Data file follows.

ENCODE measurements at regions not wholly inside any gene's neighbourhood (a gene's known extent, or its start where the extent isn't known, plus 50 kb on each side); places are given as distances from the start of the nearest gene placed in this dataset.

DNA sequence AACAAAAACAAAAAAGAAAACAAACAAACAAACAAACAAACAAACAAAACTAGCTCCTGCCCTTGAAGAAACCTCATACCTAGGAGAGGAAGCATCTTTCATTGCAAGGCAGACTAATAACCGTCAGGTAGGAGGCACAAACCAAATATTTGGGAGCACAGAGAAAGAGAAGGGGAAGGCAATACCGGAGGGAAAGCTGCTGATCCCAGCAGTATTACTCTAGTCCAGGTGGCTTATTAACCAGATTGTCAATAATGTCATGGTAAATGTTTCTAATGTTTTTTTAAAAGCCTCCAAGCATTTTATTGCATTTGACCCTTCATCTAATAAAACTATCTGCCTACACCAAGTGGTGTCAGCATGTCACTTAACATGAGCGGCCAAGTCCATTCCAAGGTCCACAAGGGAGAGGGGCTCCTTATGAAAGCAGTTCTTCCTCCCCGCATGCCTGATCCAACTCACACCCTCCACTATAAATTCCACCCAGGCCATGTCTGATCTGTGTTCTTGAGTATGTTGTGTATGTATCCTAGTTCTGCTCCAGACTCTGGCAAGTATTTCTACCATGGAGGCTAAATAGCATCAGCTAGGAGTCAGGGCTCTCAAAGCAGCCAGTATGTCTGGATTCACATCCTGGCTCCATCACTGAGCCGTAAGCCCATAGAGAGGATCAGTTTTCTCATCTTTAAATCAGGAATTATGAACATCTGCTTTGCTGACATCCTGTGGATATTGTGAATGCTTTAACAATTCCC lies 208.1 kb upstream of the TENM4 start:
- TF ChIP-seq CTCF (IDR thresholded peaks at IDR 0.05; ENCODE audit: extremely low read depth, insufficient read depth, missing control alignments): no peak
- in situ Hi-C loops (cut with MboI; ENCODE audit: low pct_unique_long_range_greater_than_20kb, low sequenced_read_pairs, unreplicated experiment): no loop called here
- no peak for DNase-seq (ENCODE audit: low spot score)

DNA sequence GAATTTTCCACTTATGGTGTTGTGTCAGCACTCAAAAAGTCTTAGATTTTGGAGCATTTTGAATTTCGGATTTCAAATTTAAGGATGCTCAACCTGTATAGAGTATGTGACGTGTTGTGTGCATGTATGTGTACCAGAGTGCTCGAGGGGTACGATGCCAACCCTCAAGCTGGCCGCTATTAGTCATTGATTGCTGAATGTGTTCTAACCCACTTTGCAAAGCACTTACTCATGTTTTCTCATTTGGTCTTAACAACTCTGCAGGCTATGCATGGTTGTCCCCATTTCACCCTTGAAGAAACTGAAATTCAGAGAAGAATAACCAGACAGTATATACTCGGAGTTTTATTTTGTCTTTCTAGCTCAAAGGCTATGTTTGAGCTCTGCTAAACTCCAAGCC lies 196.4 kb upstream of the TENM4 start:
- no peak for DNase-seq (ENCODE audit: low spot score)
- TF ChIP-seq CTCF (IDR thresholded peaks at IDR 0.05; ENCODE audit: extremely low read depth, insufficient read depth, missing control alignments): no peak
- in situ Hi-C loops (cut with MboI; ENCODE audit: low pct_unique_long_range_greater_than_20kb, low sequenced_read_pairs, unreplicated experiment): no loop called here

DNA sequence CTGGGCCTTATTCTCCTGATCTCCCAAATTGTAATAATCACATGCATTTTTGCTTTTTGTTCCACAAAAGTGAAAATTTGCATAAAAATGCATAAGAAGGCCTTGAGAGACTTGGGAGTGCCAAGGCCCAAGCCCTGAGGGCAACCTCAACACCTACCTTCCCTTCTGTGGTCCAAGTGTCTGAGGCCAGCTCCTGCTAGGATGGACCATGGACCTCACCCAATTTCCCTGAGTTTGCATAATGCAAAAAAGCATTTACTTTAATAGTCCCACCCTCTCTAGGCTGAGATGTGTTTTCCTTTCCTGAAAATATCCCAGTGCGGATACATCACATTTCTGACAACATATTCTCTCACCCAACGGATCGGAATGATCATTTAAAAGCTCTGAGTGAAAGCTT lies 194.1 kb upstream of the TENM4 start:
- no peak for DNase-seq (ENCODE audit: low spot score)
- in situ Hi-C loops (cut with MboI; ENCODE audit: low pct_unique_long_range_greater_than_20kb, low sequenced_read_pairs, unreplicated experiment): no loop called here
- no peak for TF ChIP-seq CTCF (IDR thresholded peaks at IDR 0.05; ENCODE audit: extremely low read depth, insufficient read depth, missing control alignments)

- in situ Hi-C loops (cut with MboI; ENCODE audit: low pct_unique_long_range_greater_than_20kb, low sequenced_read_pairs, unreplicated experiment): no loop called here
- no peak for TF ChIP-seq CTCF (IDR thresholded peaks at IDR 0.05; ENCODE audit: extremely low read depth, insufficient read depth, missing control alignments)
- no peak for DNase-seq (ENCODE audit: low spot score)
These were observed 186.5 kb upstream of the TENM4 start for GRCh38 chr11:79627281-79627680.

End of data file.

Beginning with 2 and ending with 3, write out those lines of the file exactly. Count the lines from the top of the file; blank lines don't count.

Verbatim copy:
DNA sequence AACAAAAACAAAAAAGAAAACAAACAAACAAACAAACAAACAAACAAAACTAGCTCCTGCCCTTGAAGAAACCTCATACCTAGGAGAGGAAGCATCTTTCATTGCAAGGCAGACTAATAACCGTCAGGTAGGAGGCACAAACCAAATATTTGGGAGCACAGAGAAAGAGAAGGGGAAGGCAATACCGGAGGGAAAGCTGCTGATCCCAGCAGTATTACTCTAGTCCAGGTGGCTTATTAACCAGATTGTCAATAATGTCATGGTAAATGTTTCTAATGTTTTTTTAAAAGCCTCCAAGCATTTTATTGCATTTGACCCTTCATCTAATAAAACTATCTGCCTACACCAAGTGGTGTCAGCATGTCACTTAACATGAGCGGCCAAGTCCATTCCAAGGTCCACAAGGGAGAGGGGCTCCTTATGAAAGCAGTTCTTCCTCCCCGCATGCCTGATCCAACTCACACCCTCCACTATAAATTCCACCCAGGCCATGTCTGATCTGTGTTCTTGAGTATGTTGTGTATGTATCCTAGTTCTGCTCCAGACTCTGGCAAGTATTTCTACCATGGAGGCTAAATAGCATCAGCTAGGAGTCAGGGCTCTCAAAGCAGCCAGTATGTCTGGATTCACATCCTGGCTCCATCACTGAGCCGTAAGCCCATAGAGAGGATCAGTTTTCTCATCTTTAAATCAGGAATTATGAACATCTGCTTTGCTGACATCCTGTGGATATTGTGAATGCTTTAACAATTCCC lies 208.1 kb upstream of the TENM4 start:
- TF ChIP-seq CTCF (IDR thresholded peaks at IDR 0.05; ENCODE audit: extremely low read depth, insufficient read depth, missing control alignments): no peak